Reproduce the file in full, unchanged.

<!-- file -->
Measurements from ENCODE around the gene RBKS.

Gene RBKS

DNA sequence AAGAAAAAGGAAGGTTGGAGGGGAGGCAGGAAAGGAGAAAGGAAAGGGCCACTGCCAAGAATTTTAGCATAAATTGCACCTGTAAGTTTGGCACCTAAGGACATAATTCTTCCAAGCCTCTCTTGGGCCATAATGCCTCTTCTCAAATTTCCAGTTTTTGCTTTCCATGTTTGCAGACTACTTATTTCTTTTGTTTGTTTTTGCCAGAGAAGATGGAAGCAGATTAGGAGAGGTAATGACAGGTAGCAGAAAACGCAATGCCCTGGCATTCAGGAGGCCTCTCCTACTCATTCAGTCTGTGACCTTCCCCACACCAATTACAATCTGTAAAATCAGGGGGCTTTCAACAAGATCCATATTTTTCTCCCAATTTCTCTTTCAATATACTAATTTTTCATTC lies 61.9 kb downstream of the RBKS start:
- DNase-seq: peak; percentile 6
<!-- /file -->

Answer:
Measurements from ENCODE around the gene RBKS.

Gene RBKS

DNA sequence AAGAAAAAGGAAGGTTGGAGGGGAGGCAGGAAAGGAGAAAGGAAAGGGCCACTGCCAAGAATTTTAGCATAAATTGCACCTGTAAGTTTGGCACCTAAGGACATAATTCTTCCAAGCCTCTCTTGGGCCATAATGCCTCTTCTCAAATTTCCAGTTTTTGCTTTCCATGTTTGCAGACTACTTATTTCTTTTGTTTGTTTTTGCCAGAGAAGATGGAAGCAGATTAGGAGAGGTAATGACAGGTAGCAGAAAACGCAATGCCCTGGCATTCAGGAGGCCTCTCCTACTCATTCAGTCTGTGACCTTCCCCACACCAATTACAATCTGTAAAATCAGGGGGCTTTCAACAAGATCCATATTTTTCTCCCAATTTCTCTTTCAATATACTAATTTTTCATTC lies 61.9 kb downstream of the RBKS start:
- DNase-seq: peak; percentile 6